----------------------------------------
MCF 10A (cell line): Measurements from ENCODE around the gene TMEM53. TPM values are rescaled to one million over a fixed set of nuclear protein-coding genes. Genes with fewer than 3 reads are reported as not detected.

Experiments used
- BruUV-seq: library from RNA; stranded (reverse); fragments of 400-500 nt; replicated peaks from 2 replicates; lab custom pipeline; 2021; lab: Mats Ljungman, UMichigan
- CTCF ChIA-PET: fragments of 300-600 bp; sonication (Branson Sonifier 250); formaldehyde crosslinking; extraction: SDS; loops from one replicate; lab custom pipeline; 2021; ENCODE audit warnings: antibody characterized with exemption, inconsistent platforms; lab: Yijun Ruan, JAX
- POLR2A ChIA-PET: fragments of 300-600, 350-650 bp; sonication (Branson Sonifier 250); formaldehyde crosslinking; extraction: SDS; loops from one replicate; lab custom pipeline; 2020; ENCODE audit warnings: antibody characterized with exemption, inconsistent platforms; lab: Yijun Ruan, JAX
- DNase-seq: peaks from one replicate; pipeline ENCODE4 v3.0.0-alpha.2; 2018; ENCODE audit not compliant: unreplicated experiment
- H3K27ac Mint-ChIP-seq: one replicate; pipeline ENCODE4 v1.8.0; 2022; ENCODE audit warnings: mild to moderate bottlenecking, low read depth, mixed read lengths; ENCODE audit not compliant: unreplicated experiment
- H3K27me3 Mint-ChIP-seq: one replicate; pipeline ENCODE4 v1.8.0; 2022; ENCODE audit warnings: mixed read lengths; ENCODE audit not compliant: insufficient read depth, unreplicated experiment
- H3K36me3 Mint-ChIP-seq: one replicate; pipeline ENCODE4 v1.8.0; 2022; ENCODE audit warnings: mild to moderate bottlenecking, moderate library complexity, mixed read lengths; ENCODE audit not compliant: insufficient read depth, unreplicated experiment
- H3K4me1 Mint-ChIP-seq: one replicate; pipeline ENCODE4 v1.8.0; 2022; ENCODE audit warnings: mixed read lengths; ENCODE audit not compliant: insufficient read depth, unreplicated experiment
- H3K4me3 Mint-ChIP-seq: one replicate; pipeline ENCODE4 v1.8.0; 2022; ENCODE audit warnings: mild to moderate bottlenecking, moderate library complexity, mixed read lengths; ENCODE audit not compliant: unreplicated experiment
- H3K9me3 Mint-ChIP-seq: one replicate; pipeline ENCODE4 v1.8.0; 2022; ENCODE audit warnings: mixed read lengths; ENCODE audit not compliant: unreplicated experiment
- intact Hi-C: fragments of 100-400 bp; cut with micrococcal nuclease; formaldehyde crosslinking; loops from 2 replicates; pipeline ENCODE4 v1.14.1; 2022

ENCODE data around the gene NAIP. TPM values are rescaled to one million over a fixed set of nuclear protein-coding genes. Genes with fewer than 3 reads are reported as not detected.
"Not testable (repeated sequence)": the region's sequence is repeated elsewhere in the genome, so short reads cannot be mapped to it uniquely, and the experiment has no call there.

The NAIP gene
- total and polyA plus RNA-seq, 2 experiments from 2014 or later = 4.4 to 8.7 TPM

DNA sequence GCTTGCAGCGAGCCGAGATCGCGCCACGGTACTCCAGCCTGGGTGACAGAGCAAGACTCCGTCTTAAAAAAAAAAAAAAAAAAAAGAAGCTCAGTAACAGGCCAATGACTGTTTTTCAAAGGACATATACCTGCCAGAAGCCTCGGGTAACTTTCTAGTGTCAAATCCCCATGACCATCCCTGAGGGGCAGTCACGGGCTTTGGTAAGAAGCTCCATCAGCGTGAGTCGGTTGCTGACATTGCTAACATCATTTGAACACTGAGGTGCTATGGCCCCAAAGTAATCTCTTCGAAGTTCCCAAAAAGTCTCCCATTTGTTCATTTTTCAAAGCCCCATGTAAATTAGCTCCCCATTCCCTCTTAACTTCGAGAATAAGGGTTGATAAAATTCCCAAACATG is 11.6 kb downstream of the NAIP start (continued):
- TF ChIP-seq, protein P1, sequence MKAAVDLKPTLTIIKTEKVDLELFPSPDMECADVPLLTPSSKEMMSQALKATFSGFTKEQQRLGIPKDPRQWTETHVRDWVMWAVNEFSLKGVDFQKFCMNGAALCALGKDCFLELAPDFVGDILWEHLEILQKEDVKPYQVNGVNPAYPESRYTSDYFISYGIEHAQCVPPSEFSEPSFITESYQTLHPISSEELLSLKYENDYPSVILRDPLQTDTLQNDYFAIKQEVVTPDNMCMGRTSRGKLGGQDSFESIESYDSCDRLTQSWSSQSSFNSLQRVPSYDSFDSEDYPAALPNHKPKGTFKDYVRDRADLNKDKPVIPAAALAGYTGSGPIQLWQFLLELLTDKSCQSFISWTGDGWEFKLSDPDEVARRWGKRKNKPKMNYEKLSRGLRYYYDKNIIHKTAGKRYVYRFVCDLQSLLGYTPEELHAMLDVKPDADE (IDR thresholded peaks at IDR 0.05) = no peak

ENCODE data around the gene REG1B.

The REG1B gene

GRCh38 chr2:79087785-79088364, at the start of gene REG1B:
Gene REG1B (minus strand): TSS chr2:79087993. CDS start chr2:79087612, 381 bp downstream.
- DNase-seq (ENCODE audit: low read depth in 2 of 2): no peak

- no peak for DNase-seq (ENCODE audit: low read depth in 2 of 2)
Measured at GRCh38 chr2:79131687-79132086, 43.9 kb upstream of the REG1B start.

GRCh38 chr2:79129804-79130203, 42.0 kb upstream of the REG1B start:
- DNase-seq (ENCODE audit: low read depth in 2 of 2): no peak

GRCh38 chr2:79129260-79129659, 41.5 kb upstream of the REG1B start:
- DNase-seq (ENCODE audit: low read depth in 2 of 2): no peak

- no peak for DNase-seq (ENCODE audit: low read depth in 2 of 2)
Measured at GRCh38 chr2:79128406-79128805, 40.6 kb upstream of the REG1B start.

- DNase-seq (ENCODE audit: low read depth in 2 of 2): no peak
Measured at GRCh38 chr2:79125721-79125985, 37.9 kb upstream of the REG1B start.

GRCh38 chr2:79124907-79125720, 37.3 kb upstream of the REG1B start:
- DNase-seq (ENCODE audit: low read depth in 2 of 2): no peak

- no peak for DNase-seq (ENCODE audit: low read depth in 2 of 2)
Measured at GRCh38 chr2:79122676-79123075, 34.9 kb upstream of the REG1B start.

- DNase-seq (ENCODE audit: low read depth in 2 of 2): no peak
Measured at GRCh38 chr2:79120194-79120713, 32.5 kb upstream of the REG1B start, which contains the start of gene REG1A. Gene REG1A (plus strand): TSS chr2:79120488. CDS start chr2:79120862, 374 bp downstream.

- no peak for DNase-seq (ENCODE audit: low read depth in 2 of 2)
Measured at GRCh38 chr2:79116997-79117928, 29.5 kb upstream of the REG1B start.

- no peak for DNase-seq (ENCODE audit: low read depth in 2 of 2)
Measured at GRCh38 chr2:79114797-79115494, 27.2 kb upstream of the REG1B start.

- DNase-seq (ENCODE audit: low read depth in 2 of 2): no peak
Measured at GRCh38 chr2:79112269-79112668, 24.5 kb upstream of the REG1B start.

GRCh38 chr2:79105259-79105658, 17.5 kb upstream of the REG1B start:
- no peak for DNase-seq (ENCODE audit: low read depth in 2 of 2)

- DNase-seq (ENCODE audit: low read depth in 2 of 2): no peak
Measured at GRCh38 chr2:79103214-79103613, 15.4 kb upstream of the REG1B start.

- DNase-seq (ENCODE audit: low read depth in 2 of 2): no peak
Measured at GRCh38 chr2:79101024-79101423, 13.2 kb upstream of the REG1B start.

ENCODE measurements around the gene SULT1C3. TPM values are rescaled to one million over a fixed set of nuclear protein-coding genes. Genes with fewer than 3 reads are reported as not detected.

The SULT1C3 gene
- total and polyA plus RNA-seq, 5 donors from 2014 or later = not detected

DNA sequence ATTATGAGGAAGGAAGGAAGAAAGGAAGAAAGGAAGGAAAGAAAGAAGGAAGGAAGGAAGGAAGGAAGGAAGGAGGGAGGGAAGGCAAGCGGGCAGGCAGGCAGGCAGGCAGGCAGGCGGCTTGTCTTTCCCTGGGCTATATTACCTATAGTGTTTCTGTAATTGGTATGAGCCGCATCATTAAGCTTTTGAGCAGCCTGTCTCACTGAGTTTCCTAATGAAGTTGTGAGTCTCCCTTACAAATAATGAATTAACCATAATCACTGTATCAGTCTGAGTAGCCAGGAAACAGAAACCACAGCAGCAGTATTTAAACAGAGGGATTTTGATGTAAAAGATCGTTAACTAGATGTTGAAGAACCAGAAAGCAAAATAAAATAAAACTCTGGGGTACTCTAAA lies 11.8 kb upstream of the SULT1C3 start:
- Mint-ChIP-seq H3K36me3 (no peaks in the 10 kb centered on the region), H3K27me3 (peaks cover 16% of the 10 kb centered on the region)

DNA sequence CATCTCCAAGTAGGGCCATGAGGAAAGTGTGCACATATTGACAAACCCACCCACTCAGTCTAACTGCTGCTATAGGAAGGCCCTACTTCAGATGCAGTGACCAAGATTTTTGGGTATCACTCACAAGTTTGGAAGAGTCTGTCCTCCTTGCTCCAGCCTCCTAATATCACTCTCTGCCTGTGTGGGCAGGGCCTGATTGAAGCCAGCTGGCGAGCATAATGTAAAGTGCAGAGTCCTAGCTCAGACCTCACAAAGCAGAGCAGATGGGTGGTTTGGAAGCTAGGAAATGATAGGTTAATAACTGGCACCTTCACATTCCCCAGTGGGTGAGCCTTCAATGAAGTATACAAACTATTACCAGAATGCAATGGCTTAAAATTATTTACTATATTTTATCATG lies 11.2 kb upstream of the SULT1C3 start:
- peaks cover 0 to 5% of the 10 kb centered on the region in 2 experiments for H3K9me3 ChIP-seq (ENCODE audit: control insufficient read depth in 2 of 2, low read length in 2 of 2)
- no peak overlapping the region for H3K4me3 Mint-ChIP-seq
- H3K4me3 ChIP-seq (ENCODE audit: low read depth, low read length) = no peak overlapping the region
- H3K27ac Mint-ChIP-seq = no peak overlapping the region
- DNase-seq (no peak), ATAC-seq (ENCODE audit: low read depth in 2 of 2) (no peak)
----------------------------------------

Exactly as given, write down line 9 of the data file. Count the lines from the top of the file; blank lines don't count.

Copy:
- H3K36me3 Mint-ChIP-seq: one replicate; pipeline ENCODE4 v1.8.0; 2022; ENCODE audit warnings: mild to moderate bottlenecking, moderate library complexity, mixed read lengths; ENCODE audit not compliant: insufficient read depth, unreplicated experiment